TTA Contributing Editor Charles Lowe asks whether it is now time to stop looking back to the UK’s pioneering Whole Systems Demonstrator (WSD) programme.
As the person who led the bid for Whole System Demonstrator status for LB Newham back in 2006/7, this is my case that it’s time now to bid farewell to the programme, as soon as is possible.
Why? This was a great programme that came up with some encouraging results for telehealth, and taught us a huge amount about how best to implement telehealth and telecare. However the echoes from that long gone time are increasingly providing ammunition for the naysayers, when in reality the world is now a totally different place. The technology is unrecognisable from that that we considered when bidding for the WSD in 2006; it is far more efficacious and far cheaper; and it can be deployed much faster & for many more conditions, opening up many possibilities not available to us when we won in 2007. We now know much more about how to implement the technology too: in particular it delivers greatest benefit when a part of an overall programme for improving care and not, as the WSD randomised control trial (RCT) treated it, as a simple intervention, like most drugs. In retrospect therefore there were significant weaknesses in the way the trial was run.
The continuing drip-feed of WSD results is sadly resulting in a diametrically opposite result to that intended from the WSD: it is slowing the development of telemonitoring in the UK, and elsewhere. Perhaps the most recent example of this is the publication by the Royal College of GPs of their 2022 GP: a vision for General Practice in the future NHS, where the Compendium of Evidence dismisses telehealth (P36) on the basis of a WSD paper, leading it on the following page to quote remote delivery of test results as the most advanced medical development likely to affect GPs over the next nine years. At every conference too – including the recent excellent Kings Fund International Congress on Telehealth & Telecare – there are clinicians who after listening to a WSD paper appear to believe it to be the current state of the technology and begin sounding off about wasting money.
So what are the reasons? Let me begin with equipment specification and cost. In the autumn of 2006 we made what I still believe was, then, a great choice of telehealth equipment that we would use, were we to be successful with our WSD bid. In the intervening seven years however, equipment cost has fallen substantially and functionality has improved significantly.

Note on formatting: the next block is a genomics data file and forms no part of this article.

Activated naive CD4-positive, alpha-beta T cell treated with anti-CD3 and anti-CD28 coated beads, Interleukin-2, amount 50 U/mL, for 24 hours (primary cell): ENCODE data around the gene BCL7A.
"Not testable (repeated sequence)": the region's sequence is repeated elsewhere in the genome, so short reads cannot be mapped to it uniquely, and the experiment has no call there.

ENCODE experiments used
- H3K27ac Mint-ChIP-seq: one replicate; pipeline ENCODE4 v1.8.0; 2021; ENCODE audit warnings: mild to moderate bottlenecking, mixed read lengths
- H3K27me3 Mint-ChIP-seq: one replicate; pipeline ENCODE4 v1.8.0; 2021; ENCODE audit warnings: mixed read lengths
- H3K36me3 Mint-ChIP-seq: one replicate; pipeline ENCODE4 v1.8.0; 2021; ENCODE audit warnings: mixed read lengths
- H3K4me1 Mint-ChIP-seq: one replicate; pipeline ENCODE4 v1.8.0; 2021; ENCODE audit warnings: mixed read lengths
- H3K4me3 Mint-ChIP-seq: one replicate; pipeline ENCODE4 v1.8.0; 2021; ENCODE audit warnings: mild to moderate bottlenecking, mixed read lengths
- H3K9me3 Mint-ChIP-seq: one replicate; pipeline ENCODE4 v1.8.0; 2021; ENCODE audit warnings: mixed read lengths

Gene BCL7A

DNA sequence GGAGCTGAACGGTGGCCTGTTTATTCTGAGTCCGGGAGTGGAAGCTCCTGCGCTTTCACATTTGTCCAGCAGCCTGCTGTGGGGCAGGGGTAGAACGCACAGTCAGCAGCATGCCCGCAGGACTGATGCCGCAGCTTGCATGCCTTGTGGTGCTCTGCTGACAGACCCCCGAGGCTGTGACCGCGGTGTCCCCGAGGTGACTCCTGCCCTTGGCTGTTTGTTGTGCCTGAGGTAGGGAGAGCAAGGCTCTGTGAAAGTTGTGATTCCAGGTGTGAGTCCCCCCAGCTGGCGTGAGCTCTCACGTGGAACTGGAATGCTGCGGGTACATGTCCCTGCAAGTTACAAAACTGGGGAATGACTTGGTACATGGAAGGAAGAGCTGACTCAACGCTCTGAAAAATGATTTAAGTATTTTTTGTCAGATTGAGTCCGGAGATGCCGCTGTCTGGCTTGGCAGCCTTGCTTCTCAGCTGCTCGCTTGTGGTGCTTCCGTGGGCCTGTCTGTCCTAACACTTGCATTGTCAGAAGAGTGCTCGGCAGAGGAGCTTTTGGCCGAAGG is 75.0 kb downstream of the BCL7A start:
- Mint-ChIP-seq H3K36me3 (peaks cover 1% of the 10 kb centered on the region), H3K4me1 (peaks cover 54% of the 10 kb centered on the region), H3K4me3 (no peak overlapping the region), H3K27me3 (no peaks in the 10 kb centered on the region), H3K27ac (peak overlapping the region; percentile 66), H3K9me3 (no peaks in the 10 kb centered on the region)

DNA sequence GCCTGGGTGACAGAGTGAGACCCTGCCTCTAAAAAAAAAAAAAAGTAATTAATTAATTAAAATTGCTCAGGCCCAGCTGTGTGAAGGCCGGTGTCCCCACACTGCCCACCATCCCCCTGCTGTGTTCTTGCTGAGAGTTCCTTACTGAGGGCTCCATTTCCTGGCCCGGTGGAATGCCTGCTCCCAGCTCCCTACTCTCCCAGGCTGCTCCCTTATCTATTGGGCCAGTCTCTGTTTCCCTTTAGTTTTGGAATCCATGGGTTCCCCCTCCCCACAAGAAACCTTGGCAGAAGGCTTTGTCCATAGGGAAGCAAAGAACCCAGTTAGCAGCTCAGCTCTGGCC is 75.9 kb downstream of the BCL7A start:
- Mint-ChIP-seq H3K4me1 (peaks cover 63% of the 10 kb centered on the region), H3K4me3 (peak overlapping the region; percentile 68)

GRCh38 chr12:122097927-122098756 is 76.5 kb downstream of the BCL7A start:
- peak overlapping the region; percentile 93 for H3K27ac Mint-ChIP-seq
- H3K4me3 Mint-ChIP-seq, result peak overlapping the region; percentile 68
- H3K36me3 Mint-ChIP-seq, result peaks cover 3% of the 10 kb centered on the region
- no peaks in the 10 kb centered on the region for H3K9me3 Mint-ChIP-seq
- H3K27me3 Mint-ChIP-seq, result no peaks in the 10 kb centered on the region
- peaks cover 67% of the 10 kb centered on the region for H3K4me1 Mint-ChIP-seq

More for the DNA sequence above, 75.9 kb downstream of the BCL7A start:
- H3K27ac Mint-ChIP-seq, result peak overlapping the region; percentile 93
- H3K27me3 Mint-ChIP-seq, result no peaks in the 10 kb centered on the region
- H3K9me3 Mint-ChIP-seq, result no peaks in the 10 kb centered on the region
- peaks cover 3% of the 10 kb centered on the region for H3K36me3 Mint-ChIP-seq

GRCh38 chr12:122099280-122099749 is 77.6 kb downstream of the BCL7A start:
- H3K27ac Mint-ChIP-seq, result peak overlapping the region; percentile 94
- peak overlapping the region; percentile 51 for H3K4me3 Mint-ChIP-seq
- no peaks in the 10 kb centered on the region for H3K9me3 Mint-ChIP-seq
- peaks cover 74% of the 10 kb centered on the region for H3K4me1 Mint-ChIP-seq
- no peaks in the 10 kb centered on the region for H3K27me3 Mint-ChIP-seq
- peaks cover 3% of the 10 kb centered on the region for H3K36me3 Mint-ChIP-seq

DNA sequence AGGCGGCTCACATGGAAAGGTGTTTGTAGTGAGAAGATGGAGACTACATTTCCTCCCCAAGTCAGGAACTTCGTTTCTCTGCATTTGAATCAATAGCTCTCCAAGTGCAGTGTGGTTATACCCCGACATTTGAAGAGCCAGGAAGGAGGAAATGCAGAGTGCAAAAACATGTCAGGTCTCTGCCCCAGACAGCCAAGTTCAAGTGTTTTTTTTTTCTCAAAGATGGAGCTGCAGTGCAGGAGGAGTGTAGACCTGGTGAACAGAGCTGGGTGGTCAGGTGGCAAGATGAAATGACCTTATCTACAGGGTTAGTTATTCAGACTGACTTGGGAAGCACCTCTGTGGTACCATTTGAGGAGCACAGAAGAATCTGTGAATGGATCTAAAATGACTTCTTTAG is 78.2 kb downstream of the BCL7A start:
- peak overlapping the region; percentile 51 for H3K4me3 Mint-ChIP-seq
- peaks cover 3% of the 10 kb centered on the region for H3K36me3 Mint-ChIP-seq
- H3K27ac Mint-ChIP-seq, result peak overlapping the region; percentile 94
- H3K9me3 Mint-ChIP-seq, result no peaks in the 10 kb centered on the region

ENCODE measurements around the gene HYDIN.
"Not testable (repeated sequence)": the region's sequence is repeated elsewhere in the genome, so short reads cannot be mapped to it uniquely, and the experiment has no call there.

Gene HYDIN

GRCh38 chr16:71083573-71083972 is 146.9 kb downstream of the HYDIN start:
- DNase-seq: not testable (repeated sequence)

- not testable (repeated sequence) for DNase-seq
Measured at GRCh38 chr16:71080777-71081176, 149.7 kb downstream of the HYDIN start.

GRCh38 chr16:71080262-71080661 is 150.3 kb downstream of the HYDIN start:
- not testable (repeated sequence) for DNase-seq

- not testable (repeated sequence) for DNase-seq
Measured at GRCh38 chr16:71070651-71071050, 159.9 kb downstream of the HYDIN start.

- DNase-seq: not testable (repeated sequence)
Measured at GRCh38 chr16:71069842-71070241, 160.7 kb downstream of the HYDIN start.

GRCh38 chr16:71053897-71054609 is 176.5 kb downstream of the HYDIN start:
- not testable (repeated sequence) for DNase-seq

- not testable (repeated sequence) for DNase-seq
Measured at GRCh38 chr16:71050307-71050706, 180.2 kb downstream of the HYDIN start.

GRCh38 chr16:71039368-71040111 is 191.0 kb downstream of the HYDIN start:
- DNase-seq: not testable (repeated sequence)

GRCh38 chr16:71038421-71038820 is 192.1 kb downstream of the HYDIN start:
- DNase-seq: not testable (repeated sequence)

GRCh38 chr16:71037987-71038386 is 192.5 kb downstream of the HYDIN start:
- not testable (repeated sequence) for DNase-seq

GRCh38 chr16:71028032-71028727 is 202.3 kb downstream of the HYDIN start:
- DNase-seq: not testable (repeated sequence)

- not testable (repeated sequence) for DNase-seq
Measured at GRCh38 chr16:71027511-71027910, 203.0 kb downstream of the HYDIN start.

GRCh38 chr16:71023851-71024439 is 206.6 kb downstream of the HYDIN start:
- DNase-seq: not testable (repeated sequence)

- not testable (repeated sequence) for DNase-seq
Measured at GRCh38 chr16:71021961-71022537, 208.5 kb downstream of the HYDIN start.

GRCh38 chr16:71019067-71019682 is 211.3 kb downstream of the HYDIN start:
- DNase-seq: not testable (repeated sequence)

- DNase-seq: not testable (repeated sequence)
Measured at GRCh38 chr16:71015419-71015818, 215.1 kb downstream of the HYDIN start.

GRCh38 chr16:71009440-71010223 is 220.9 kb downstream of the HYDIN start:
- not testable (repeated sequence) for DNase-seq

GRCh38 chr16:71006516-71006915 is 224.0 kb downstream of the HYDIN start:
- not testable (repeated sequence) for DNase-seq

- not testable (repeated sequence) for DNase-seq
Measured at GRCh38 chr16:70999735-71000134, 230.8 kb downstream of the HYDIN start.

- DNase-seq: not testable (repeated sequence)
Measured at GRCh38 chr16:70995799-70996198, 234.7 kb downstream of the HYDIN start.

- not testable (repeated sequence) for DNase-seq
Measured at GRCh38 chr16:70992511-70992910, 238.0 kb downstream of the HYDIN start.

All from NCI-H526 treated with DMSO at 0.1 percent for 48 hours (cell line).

A related issue is that the WSD was in a sense an oxymoron: as both control and intervention groups were in the same (Newham) system, we were unable to demonstrate the effect of whole system change. Worse was that we had to run two systems side by side – one for those in the trial, and one for the rest, which naturally increased operational costs. The result of this, combined with the WSD equipment costs, means that the historic costs, which were far higher than a well run programme now results in, are of value only to historians.
Looking next at flexibility and speed of response, perhaps most importantly the prospect of telehealth as an app downloadable onto a smartphone both significantly further reduces upfront cost and completes the move to a mobile, instantly available, service – compared with the month that our telecoms provider used to require to install a broadband line (and then only if the application form was completed perfectly first time). So, for example, equipping someone with telehealth to facilitate early discharge from hospital is now easy, whereas in 2007, when the trial was being designed and the types of interventions finalised, it was not even seriously contemplated.
Likewise, instantly installable telecare was often not available then either, to provide monitoring cover as soon as a user was assessed for it.